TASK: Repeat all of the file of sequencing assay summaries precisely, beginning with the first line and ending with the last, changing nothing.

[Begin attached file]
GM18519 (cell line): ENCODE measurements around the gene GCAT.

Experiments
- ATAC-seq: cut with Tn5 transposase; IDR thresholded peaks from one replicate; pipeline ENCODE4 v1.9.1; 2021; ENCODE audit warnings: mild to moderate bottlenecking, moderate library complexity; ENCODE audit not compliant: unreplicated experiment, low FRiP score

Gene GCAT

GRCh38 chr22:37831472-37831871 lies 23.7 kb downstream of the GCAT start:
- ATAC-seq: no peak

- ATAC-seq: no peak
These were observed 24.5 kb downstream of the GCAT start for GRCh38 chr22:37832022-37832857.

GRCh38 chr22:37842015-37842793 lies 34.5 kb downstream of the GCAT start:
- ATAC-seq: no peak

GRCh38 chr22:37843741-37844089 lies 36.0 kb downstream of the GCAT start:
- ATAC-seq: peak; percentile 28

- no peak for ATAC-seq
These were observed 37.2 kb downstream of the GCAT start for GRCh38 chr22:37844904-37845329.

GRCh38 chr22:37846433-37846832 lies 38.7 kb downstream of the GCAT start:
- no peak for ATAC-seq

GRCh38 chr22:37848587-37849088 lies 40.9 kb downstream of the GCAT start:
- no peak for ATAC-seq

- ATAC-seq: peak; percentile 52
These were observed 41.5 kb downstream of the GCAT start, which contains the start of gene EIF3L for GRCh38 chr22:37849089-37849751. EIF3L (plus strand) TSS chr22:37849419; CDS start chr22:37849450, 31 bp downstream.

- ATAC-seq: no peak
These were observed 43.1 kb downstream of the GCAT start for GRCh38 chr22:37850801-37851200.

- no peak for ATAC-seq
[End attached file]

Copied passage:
GM18519 (cell line): ENCODE measurements around the gene GCAT.

Experiments
- ATAC-seq: cut with Tn5 transposase; IDR thresholded peaks from one replicate; pipeline ENCODE4 v1.9.1; 2021; ENCODE audit warnings: mild to moderate bottlenecking, moderate library complexity; ENCODE audit not compliant: unreplicated experiment, low FRiP score

Gene GCAT

GRCh38 chr22:37831472-37831871 lies 23.7 kb downstream of the GCAT start:
- ATAC-seq: no peak

- ATAC-seq: no peak
These were observed 24.5 kb downstream of the GCAT start for GRCh38 chr22:37832022-37832857.

GRCh38 chr22:37842015-37842793 lies 34.5 kb downstream of the GCAT start:
- ATAC-seq: no peak

GRCh38 chr22:37843741-37844089 lies 36.0 kb downstream of the GCAT start:
- ATAC-seq: peak; percentile 28

- no peak for ATAC-seq
These were observed 37.2 kb downstream of the GCAT start for GRCh38 chr22:37844904-37845329.

GRCh38 chr22:37846433-37846832 lies 38.7 kb downstream of the GCAT start:
- no peak for ATAC-seq

GRCh38 chr22:37848587-37849088 lies 40.9 kb downstream of the GCAT start:
- no peak for ATAC-seq

- ATAC-seq: peak; percentile 52
These were observed 41.5 kb downstream of the GCAT start, which contains the start of gene EIF3L for GRCh38 chr22:37849089-37849751. EIF3L (plus strand) TSS chr22:37849419; CDS start chr22:37849450, 31 bp downstream.

- ATAC-seq: no peak
These were observed 43.1 kb downstream of the GCAT start for GRCh38 chr22:37850801-37851200.

- no peak for ATAC-seq